Metropolitan News-Enterprise


Tuesday, August 4, 2015


Page 3


Judge Who Was a Deputy PD Reversed for Denying Defendant’s Rights


By a MetNews Staff Writer


A Contra Costa Superior Court judge who was appointed to the bench in 2012 after 29 years in several public defender offices was reversed yesterday because she failed to accord a criminal defendant his right to a hearing on a probation revocation.

The judge, Terri Mockler, was a deputy public defender in Tulare County from 1983-84, in Solano County from 1984-85, and in Contra Costa County from 1985-2009. She then served as assistant public defender in Contra Costa County from 2009 until her appointment as a judge.

Court of Appeal Justice Kathleen M. Banke of the First District’s Div. One said in a brief memorandum opinion:

“It has long been settled that a court may not revoke probation without first holding a hearing….The attorney general concedes defendant should have received a hearing. All agree the order executing sentence should be reversed.”

Mockler is quoted in the opinion as having insisted in ruling on the petition to revoke probation that “sentencing issue, not a probation violation issue” was before her, and no hearing was required.

The notice of appeal was filed Jan. 16. The defendant’s appointed counsel, Roseville attorney Jeremy T. Price, on May 15 filed a motion for an expedited appeal.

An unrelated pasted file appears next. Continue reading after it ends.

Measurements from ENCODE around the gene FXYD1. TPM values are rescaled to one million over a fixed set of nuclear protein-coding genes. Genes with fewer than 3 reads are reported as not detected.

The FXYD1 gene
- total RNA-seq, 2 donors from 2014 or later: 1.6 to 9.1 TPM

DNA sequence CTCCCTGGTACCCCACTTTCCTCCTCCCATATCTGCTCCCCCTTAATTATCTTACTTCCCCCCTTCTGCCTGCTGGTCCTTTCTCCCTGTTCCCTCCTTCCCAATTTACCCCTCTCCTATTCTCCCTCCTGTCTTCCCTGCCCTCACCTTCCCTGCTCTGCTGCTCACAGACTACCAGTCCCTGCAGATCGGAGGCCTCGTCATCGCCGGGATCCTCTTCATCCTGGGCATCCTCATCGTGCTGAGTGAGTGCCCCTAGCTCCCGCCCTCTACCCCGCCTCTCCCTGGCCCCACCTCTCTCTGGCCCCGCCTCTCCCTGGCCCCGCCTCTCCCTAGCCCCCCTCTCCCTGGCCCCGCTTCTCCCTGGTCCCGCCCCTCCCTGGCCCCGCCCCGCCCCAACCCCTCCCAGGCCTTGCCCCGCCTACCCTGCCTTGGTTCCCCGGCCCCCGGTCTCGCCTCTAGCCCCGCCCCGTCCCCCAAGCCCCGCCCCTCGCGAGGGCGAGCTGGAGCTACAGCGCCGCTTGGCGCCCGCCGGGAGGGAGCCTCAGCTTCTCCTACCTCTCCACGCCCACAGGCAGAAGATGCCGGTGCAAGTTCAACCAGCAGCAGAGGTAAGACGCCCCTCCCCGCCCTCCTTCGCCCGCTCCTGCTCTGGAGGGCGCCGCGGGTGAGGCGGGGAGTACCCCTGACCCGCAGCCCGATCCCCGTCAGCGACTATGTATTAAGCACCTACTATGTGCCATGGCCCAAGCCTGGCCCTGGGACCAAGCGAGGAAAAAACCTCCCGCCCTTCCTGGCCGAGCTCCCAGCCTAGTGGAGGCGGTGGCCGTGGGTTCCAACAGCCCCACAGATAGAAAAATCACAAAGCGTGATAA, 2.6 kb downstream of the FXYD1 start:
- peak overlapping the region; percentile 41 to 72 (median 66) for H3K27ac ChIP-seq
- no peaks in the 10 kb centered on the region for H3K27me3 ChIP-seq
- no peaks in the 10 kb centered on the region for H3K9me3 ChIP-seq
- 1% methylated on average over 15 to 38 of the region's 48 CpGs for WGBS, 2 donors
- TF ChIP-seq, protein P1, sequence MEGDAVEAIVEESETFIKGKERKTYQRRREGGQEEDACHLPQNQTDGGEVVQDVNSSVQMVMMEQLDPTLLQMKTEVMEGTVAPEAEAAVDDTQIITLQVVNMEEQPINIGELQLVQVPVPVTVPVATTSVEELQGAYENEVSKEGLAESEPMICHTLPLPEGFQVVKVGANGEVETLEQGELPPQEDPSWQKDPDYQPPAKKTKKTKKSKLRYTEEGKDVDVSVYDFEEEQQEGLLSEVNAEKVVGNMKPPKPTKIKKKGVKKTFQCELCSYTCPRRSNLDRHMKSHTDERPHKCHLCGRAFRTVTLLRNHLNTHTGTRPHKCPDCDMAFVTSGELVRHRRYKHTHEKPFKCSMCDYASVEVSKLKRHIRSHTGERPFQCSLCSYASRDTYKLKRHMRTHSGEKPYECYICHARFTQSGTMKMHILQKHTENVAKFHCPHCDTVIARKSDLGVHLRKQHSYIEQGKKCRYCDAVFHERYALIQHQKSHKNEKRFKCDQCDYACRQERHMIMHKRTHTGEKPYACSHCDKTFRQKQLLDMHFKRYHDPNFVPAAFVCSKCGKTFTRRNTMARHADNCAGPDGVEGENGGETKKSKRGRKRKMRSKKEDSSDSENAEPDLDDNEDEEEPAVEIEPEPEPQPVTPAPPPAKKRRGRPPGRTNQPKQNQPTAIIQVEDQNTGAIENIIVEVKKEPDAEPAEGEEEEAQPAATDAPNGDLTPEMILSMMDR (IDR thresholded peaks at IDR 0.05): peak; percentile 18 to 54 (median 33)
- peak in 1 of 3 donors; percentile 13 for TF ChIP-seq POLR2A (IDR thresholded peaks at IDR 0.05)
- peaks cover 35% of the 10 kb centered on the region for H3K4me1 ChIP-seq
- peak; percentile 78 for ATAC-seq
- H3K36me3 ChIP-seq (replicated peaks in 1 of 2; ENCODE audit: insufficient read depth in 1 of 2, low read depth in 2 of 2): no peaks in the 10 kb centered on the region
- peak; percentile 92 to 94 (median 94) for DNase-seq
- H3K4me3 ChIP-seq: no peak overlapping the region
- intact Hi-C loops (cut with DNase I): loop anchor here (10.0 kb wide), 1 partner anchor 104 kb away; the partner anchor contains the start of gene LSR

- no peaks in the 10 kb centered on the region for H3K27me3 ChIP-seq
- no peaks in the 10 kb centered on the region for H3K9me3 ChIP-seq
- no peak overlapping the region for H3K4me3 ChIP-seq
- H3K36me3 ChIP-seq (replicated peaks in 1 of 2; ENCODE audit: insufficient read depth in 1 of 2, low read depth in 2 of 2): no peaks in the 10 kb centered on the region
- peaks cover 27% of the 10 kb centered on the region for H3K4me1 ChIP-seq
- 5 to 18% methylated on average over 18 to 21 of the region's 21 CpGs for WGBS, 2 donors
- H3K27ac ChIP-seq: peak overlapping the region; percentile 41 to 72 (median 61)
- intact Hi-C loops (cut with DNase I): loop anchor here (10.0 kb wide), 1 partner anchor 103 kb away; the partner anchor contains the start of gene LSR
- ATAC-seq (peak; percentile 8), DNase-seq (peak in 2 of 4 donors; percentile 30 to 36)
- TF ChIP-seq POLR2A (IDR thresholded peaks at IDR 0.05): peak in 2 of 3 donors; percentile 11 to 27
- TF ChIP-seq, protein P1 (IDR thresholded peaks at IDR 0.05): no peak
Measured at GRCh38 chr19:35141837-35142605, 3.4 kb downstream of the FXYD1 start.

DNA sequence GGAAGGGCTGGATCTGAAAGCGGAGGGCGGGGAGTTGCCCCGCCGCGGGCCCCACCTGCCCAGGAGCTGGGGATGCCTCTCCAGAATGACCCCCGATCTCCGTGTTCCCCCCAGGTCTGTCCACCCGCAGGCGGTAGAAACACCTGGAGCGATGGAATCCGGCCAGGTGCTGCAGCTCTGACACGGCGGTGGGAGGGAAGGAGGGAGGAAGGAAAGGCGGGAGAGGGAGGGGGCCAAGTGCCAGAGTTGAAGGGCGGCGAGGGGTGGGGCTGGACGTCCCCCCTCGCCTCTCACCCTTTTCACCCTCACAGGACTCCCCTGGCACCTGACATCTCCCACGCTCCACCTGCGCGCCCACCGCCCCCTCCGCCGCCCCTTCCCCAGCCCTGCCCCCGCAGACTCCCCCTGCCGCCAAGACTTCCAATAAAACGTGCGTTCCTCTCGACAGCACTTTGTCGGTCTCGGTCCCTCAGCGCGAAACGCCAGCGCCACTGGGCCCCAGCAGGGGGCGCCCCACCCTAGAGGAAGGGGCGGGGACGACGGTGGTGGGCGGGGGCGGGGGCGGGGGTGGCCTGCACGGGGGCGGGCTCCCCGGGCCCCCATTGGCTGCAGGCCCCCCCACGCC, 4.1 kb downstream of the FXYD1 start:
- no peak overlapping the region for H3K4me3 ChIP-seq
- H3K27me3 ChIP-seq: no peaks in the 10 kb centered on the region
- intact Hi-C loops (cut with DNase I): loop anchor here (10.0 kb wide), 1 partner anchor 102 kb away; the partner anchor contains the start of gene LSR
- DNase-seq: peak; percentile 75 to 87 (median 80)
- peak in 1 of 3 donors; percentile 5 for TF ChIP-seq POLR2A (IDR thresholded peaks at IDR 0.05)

Four days later, the division said in a “By the Court” order:

“In light of the Attorney General’s concession that appellant Demarco Lamar Wooten is entitled to a probation-revocation hearing as appellant argued in his opening brief, Wooten has informed the court he does not intend to file a reply brief and waives his right to oral argument. He also has requested that the consideration of his appeal be expedited and that he be granted calendar preference. The request is granted.”

Yesterday’s opinion noted:

“The parties are invited to stipulate to an expedited issuance of remittitur.”

The case is People v. Wooten, A143982.

Mockler gained attention in the press in January when she placed a former California Highway Patrol officer on three years’ probation for looking at sexually explicit photographs on the cellphone of two women who were under arrest and forwarding the images. The judge quoted a socialist activist as saying:

“Women’s degradation is in man’s idea of his sexual rights. Our religion, laws, customs are all founded on the belief that woman was made for man.”


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